The new Learning Disabilities Mortality Review (LeDeR) Programme that has been commissioned by the Healthcare Quality Improvement Partnership (HQIP) on behalf of NHS England.
The aim of the Programme is to make improvements in the quality of health and social care service delivery for people with learning disabilities and to help reduce premature mortality and health inequalities faced by people with learning disabilities, through national and local reviews of deaths.
The Programme has now started, and we would appreciate your views about a number of aspects of the work.
We have set up a consultation that runs from now until 10th August to find out your views about:
• The core data to be collected at the notification of a death, at an initial ‘light touch’ local review, and in a full multidisciplinary review of the death of a person with learning disabilities (LD).
• The criteria for which deaths are would require an initial ‘light touch’ local review only, and which will require full multiagency review.
• The definition of key terms used in the Programme.
• The standards against which ‘best practice’ will be measured.
The link to the online consultation is at:
We would be grateful if you could please contribute to the consultation by following the link and completing as much or as little of the consultation as you are able to. Please feel free to send on to others you know who may be interested in participating. Thank you.
If you have any queries about the consultation, or would prefer a paper version of the consultation questions, please contact Pauline.Heslop@bristol.ac.uk and we will send this to you.
As part of the University of Kent’s 50th anniversary celebrations, the Tizard Centre will be hosting a lecture followed by an informal reception on Saturday 5 September at 12 noon. This is being held in the new Templemen Library lecture theatre, University of Kent, Canterbury campus.
Dr Janet Carr, OBE. pioneering psychologist, will be giving a talk based on the findings of her 50 year research project of people with Down’s syndrome that became a lifelong commitment to changing attitudes. After half a century and at the age of 87, Janet Carr has just completed the world’s longest running research project in to people with Down’s syndrome. The longitudinal study began with 54 babies born in the year to November 1964 and living with their families in South-East England. Dr Carr’s aim was to establish the children’s educational needs using intelligence tests such as pattern-matching. The research, which began when the babies were six weeks old was initially intended to last just 10 months but the young researcher wanted to look longer term and explore family interactions.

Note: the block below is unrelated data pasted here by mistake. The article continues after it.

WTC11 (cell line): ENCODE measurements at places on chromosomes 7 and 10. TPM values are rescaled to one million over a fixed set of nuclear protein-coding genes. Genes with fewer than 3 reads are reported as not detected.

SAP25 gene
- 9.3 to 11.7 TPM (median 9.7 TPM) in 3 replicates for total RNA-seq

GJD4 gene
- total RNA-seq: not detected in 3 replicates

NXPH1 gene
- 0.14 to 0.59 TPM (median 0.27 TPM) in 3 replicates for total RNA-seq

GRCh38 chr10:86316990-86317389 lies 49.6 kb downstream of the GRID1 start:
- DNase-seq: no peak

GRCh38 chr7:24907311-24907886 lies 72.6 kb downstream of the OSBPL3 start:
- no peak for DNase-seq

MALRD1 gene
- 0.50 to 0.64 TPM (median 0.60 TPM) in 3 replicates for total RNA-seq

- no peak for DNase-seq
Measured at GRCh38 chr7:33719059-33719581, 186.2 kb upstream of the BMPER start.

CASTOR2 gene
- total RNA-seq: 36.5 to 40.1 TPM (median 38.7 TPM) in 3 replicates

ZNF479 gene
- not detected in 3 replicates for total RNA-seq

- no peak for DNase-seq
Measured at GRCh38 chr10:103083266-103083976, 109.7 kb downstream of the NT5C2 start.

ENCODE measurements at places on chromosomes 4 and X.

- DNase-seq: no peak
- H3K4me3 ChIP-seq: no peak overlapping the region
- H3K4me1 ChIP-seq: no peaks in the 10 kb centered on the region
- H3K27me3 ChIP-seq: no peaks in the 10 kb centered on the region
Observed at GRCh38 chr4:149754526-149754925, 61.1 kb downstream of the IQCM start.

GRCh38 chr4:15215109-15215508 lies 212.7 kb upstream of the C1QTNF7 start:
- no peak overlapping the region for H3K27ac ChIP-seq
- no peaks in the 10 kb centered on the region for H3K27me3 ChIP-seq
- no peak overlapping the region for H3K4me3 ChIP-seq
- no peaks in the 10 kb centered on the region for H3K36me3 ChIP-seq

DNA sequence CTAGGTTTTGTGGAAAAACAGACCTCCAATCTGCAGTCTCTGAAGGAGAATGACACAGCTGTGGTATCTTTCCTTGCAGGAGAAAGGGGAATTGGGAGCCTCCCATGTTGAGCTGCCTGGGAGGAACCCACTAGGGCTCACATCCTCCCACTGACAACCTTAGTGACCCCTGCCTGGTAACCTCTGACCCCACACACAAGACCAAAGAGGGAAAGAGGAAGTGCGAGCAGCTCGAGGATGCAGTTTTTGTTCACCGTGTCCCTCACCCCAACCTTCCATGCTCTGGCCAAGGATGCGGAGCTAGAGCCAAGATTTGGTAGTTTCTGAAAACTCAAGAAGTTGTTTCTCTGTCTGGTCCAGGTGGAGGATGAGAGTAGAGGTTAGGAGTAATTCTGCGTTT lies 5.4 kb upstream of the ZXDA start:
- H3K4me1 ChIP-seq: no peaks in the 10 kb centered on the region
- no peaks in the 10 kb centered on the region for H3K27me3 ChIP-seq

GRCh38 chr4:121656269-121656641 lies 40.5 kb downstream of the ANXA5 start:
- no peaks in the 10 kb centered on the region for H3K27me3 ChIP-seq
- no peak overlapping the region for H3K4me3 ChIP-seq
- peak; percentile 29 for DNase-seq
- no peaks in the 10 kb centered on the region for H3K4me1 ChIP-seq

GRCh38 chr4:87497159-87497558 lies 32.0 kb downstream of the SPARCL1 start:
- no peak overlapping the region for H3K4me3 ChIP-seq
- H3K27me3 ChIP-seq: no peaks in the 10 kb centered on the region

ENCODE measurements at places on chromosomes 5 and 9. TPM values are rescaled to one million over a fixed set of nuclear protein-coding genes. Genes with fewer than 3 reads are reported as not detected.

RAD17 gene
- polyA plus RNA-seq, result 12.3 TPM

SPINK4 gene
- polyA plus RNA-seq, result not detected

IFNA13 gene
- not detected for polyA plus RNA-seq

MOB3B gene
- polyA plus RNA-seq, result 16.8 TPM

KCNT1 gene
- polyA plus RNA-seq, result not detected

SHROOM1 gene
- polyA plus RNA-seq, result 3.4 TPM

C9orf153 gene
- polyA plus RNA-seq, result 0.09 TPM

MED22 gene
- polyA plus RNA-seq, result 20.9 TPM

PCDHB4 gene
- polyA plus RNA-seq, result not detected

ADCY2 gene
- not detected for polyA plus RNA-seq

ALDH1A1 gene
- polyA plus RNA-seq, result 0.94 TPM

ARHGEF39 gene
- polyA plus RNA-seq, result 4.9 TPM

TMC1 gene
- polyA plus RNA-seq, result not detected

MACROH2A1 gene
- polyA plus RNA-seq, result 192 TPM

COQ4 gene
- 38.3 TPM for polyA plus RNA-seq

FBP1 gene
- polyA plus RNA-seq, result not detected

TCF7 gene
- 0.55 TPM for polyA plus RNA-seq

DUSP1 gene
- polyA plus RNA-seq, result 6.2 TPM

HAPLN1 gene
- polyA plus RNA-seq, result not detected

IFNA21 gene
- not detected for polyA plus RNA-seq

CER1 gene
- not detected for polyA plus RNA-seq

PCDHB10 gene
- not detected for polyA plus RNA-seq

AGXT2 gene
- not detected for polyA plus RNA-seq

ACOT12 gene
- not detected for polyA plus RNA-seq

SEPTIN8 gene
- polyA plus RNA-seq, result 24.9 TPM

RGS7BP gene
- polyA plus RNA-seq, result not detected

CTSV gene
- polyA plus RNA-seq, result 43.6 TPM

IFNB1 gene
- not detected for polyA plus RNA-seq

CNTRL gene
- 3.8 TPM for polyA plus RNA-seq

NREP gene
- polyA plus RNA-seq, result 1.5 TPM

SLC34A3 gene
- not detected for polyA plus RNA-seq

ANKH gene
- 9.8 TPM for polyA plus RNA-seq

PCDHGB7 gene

The lecture is free and open to all and we do hope that you will be able to join us at this event. To book a place please email J.Ruffels@kent.ac.uk
Please see attached regarding the LD Awards organised by KCC. Don’t miss this opportunity to nominate someone you know who is making a difference!
LDAwards2015WEB – 15.06.09
This year’s Conference was based on how we can all implement reasonable adjustments for people with learning disabilities in our work. The conference participants and the Community of Practice team found each of the presentations insightful, interesting and thought provoking. The audience participation and inclusion generated great debate and key questions for reflective thought. Main focus with regards to barriers to ensuring services and people are well adjusted to meet the needs of these individuals. There were lots of opportunities for networking which allowed all to address some key questions and barriers to ensure services and people are well adjusted to meet the needs of these individuals. Delegates shared personal insights and experiences, while remembering that people with learning disabilities are no less human than anyone else.
All the presentations and and resources from the day are available on the conference page. Please click here
Professor Chris Hatton from The University of Lancaster was guest speaker and he opened the event with the provocative question – “are you well adjusted? “
The event was a great success in showcasing some of the excellent work and initiatives happening across Kent for people with learning disabilities particularly around access to health care and therapies.
Feedback received from the attendees from the day was very positive. We would like to thank you all for your responses; which are invaluable to making next years Conference even more of a success.
Individuals who could not make the conference were able get involved via twitter using the #LDWeek15 and #ldcop15 hashtags. A full transcript of this conversation including photos are available by clicking here.
The day was held during Learning Disability Awareness Week “inclusion” and all participants wanted to mark this by having their support shared via the below photo being shared on Twitter.
For further details on the whole day click on the conference page by clicking here.
Community Learning Disability Nurse